WHIDBEY ISLAND, Wash. - For Michael McInerney, home is on the range, shooting a gun, a way of life.
“I've been a target shooter since I was able to pick up a rifle,” he says, squeezing off a few rounds at a fresh target.
Outside city limits in Island County you can shoot just about anywhere, anytime. The same goes for hunting. It’s a way of life not everyone in this increasingly populated county is comfortable with.
“You do think about once in a while,” said Ken Webb, a relative newcomer to Whidbey Island after five years.
Like many here, Webb prefers gardening to guns. The shots he hears all the time are a little unnerving for his family.
“They're out here playing frisbee on my lawn. A stray bullet, that definitely concerns me,” he said.
Sweeping changes to gun laws are now being considered by county commissioners. The issue started with a single gun owner who was shooting in his backyard. The property was deemed to be safe for shooting by sheriff’s deputies. Nevertheless, neighbors complained.
Now, homeowners and hunters are caught in the crossfire. Gun owners fear the original proposal by county commissioners is so broad it could severely restrict hunting, forbid gun owners from shooting on their own land and close long established gun clubs. All it would take is a majority of neighbors to complain to the council.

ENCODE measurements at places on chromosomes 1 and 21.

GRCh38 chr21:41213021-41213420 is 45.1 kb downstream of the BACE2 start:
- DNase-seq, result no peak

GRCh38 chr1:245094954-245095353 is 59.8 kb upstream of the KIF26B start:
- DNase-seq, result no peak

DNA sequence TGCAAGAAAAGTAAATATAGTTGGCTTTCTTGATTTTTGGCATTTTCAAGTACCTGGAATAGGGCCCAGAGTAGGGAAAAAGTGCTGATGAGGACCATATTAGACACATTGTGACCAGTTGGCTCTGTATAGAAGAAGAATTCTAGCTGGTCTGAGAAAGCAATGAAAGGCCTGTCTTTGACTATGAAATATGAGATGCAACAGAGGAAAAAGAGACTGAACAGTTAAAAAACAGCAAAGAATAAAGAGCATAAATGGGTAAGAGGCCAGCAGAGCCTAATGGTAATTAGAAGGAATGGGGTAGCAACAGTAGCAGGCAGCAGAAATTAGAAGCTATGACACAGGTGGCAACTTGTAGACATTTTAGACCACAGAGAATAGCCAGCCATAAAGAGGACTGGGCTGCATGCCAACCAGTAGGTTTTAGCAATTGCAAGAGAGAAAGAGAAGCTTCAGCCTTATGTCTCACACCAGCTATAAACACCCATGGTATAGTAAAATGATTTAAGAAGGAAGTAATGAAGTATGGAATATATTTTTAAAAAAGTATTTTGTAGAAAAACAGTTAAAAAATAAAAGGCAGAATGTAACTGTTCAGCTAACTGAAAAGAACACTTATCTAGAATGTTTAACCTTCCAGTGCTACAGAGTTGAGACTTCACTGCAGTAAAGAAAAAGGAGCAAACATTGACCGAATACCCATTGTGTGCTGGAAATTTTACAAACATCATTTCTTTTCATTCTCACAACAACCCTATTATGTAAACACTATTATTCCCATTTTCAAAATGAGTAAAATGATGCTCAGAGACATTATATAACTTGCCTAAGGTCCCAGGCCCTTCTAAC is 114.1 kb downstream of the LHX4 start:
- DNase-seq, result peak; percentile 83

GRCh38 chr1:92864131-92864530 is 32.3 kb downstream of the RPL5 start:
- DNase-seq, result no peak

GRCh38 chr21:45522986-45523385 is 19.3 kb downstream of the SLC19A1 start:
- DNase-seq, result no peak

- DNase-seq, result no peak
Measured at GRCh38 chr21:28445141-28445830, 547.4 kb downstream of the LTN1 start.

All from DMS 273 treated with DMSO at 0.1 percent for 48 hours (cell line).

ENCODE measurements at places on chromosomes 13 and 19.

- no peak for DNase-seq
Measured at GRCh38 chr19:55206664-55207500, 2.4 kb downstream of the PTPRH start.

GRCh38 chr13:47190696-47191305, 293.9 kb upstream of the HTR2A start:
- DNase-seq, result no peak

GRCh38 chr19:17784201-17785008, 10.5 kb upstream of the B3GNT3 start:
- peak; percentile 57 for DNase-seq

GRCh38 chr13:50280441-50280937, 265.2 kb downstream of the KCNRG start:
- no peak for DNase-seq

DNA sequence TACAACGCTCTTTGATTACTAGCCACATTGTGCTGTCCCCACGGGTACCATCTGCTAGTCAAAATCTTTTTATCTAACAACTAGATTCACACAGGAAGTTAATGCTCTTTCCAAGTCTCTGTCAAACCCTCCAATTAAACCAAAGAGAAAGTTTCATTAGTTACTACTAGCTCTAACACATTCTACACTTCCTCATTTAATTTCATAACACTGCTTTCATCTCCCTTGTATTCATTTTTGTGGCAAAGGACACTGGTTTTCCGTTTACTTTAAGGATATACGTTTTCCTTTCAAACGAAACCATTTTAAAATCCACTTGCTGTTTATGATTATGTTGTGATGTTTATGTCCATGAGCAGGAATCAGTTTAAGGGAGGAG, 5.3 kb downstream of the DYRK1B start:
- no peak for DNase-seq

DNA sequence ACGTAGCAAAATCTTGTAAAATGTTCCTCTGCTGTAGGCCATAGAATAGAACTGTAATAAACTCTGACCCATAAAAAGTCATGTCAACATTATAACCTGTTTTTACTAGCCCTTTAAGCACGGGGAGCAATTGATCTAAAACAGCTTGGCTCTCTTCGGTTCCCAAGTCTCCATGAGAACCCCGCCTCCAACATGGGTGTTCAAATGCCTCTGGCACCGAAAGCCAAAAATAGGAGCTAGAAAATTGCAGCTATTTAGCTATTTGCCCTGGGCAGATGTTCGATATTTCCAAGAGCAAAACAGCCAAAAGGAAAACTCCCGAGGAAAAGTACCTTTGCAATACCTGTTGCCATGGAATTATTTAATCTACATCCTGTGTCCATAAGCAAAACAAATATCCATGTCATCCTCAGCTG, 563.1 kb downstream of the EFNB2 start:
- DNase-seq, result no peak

Ranges like the Holmes harbor Rod & Gun Club near Langley, which has been in business for nearly 80 years, would then have to defend their right to operate.
“I think there's a way to work with neighbors rather than passing an ordinance that affects so many of us, when basically we're looking at one individual and one group of homeowners that are objecting,” said McInerney, who serves as range master at the club.
The legislation's sponsor, Angie Homola tells KING 5 that commissioners are working on wording that would exempt existing, legal gun ranges and permitted hunting areas from the new law. A public hearing is expected in December.